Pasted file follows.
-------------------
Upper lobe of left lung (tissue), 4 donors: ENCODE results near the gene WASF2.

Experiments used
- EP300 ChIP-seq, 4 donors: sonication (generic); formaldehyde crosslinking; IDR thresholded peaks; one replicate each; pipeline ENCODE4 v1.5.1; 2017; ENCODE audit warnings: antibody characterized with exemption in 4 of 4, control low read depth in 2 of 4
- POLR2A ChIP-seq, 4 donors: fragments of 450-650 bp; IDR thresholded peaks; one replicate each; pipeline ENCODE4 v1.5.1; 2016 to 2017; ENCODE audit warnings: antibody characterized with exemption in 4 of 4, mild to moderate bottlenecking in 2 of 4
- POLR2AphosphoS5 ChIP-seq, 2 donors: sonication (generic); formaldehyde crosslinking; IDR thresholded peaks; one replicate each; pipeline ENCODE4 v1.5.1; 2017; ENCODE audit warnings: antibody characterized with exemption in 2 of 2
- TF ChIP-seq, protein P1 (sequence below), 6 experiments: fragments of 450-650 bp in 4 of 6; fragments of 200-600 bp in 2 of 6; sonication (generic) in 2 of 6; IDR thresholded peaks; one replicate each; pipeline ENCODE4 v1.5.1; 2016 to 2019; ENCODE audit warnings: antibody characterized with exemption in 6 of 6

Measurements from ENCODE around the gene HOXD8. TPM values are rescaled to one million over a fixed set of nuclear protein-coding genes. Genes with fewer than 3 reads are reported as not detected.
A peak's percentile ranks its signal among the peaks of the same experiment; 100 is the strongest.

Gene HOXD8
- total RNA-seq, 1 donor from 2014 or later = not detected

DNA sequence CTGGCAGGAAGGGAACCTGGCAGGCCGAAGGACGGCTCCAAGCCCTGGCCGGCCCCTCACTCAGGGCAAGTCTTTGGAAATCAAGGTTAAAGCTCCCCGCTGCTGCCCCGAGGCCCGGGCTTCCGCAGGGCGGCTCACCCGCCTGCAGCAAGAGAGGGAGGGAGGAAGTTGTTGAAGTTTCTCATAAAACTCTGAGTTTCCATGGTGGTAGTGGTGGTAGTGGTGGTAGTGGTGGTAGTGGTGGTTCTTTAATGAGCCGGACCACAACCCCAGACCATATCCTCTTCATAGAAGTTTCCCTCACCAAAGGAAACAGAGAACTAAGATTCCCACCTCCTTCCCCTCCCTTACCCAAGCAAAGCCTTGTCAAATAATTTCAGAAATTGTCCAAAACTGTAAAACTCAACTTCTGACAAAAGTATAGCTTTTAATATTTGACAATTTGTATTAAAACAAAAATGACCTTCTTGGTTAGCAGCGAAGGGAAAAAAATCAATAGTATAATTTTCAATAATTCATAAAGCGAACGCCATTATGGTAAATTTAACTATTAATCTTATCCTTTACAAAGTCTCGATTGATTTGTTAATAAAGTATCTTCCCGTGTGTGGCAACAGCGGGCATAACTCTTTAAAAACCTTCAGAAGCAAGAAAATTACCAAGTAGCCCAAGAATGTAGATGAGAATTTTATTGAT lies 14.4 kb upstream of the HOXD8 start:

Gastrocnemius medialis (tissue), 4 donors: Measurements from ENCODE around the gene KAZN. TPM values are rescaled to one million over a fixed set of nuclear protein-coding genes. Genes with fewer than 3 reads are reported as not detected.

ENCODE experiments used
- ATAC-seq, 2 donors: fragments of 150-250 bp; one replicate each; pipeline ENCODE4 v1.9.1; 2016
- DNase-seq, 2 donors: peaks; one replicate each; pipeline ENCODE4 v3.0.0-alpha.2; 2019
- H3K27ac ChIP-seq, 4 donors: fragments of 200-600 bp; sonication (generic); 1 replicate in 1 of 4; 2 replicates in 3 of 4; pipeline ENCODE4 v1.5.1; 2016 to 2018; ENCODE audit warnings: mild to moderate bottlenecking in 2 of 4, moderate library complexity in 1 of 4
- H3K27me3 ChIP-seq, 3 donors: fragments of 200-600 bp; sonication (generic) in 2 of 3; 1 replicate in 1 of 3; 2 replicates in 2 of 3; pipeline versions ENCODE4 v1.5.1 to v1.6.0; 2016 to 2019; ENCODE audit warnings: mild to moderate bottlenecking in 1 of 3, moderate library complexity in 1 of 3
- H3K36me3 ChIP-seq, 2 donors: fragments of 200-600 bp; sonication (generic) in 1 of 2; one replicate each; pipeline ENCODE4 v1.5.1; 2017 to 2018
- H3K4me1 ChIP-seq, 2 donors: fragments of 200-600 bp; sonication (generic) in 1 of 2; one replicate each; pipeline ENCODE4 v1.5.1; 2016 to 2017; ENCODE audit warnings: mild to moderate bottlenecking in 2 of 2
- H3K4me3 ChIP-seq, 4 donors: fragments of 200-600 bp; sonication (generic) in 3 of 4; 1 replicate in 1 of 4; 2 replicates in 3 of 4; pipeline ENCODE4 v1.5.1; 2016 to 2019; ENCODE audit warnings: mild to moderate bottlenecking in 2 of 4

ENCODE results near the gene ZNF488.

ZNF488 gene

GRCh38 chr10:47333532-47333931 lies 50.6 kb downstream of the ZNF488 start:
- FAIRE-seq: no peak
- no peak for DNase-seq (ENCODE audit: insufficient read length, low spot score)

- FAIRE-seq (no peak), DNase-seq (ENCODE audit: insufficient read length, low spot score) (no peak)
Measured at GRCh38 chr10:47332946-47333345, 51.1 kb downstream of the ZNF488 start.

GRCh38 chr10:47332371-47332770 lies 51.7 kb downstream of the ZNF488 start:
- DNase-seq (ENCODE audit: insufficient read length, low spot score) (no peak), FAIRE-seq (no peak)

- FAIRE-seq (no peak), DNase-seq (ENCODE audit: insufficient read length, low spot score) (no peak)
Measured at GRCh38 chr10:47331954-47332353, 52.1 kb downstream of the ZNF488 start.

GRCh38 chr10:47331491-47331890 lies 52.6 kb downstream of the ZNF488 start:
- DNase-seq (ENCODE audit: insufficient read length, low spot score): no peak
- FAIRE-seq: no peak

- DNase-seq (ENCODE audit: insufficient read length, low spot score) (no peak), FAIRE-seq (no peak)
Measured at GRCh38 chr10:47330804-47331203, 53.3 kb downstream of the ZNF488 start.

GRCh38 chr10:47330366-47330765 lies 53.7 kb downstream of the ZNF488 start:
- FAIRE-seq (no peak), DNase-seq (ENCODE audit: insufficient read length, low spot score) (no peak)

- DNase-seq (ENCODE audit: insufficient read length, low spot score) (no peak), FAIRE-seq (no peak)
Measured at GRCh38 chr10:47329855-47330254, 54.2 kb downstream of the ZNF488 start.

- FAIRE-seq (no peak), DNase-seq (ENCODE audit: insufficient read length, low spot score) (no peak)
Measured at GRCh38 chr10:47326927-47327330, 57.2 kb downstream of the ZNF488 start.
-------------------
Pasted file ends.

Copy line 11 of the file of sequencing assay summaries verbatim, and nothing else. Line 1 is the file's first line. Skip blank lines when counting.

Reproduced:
DNA sequence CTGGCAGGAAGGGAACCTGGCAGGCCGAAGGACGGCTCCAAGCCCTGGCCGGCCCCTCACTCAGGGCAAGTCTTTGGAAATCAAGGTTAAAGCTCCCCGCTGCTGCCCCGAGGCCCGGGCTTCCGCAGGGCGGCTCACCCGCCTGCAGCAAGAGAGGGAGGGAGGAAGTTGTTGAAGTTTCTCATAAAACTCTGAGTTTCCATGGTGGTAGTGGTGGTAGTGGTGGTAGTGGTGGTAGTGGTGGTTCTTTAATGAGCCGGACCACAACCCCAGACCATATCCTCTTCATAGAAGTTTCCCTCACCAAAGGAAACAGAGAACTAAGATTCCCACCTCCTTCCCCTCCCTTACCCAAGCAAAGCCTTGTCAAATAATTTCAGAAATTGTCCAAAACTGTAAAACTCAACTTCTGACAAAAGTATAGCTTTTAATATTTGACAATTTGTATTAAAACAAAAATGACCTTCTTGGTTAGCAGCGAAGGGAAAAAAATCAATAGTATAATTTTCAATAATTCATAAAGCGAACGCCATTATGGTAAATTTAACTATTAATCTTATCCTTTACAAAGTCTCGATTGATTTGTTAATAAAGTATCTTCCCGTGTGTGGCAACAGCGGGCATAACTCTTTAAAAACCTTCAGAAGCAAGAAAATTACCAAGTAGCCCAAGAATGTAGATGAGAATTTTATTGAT lies 14.4 kb upstream of the HOXD8 start: